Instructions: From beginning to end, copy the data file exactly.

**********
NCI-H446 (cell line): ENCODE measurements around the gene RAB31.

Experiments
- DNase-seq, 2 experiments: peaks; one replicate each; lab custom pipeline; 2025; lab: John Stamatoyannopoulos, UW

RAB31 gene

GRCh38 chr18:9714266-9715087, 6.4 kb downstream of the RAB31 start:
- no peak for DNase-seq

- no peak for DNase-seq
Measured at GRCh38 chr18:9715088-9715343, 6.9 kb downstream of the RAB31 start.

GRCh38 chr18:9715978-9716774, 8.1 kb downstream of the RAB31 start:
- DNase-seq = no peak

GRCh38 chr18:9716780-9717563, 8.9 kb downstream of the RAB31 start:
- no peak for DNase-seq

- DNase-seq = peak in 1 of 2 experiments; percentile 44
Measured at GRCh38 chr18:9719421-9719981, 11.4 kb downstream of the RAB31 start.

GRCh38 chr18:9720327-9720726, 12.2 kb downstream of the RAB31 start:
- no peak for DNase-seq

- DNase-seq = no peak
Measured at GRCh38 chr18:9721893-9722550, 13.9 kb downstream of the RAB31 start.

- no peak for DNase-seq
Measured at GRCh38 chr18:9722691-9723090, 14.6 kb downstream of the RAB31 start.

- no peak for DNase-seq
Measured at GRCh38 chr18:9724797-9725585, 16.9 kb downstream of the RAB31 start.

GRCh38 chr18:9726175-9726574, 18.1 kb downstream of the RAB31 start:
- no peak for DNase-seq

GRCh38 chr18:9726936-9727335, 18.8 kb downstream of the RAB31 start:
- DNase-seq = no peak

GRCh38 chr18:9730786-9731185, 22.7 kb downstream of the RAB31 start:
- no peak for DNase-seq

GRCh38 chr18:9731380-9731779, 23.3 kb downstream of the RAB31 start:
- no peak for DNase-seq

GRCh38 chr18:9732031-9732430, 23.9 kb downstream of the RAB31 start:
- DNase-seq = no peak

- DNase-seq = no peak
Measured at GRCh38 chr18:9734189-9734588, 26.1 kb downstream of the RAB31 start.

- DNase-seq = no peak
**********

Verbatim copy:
NCI-H446 (cell line): ENCODE measurements around the gene RAB31.

Experiments
- DNase-seq, 2 experiments: peaks; one replicate each; lab custom pipeline; 2025; lab: John Stamatoyannopoulos, UW

RAB31 gene

GRCh38 chr18:9714266-9715087, 6.4 kb downstream of the RAB31 start:
- no peak for DNase-seq

- no peak for DNase-seq
Measured at GRCh38 chr18:9715088-9715343, 6.9 kb downstream of the RAB31 start.

GRCh38 chr18:9715978-9716774, 8.1 kb downstream of the RAB31 start:
- DNase-seq = no peak

GRCh38 chr18:9716780-9717563, 8.9 kb downstream of the RAB31 start:
- no peak for DNase-seq

- DNase-seq = peak in 1 of 2 experiments; percentile 44
Measured at GRCh38 chr18:9719421-9719981, 11.4 kb downstream of the RAB31 start.

GRCh38 chr18:9720327-9720726, 12.2 kb downstream of the RAB31 start:
- no peak for DNase-seq

- DNase-seq = no peak
Measured at GRCh38 chr18:9721893-9722550, 13.9 kb downstream of the RAB31 start.

- no peak for DNase-seq
Measured at GRCh38 chr18:9722691-9723090, 14.6 kb downstream of the RAB31 start.

- no peak for DNase-seq
Measured at GRCh38 chr18:9724797-9725585, 16.9 kb downstream of the RAB31 start.

GRCh38 chr18:9726175-9726574, 18.1 kb downstream of the RAB31 start:
- no peak for DNase-seq

GRCh38 chr18:9726936-9727335, 18.8 kb downstream of the RAB31 start:
- DNase-seq = no peak

GRCh38 chr18:9730786-9731185, 22.7 kb downstream of the RAB31 start:
- no peak for DNase-seq

GRCh38 chr18:9731380-9731779, 23.3 kb downstream of the RAB31 start:
- no peak for DNase-seq

GRCh38 chr18:9732031-9732430, 23.9 kb downstream of the RAB31 start:
- DNase-seq = no peak

- DNase-seq = no peak
Measured at GRCh38 chr18:9734189-9734588, 26.1 kb downstream of the RAB31 start.

- DNase-seq = no peak